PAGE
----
Primary Industries Minister Teresa Kok said Malaysia has every right to impose a ban on products with anti-palm oil labels.
She added there is no reason for a palm oil producer country like Malaysia to allow such products to enter the market.
“For the past few years, whenever MPOC (Malaysian Palm Oil Council) received complaints about palm oil-free products in the market, they will ask the company or retailers to take them off the shelves.
“The label is just a marketing gimmick for the European market. Why is there a need to even mention it?” she said after officiating a palm oil event at a school here.
Kok was asked to respond to a statement by the Institute for Democracy and Economic Affairs’ (IDEAS) that urged the government to educate consumers about palm oil instead of banning the zero-palm oil products.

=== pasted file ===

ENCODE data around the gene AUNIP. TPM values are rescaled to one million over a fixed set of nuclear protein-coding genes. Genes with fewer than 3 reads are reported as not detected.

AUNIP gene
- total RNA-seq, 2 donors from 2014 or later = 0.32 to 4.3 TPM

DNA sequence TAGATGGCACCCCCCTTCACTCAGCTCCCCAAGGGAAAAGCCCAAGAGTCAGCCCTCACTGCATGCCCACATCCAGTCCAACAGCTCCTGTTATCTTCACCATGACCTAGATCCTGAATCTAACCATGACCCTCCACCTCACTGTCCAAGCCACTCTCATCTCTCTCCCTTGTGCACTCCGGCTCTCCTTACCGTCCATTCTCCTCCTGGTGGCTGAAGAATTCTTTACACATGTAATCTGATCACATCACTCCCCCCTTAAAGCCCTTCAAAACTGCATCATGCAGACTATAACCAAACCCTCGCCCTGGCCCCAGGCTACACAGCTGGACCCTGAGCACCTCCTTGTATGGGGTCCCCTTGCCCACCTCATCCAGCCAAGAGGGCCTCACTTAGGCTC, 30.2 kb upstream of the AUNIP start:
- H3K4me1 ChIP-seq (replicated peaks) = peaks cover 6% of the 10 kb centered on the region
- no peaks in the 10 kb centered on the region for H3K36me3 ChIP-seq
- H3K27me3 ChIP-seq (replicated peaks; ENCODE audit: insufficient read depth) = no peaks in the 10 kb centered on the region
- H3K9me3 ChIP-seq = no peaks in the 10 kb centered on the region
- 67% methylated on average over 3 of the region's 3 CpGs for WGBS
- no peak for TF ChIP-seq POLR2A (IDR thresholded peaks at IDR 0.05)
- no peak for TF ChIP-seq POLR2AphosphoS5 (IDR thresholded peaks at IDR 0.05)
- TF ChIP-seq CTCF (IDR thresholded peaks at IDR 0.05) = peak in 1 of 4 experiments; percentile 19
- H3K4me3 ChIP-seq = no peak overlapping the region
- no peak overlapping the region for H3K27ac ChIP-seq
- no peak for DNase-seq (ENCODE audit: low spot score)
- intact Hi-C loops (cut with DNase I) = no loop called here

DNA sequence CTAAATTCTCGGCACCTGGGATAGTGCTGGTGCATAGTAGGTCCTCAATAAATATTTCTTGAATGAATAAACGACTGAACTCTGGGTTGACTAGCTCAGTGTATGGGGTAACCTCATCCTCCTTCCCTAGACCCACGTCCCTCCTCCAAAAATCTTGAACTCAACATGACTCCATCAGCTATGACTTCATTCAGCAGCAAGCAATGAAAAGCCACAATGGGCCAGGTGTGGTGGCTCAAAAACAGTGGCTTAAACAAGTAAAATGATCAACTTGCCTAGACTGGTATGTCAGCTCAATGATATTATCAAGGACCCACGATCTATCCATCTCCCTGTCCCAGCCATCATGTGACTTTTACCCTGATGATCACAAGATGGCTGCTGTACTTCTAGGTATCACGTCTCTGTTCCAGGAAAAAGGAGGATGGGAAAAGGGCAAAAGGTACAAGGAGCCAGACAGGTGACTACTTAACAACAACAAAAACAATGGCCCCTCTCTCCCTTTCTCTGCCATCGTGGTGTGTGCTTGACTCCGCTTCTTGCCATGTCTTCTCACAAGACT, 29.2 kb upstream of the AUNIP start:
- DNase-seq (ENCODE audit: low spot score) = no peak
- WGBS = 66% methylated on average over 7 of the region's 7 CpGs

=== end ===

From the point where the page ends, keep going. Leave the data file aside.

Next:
The think tank said slapping a ban on the products would have a negative impact on prices and consumer choices as well as have trade repercussions.
Kok said she is not worried at all about the suggestion by IDEAS.
“How many products with no palm oil can you actually find in the supermarkets?”
She previously said on Thursday that a suggestion was made to the domestic trade and consumer affairs ministry to ban products with the anti-palm oil label.
This came after Indonesia, another palm oil producer country, had removed products with ”palm oil-free” or “no palm oil“ labels from their grocery stores last month.
They also promised retaliatory action against any policies that could cripple its biggest commodity export.
Mydin, one of Malaysian biggest hypermarket chains, had said they are taking down “palm oil-free” products from their shelves in response to a government call to counter the anti-palm oil lobby.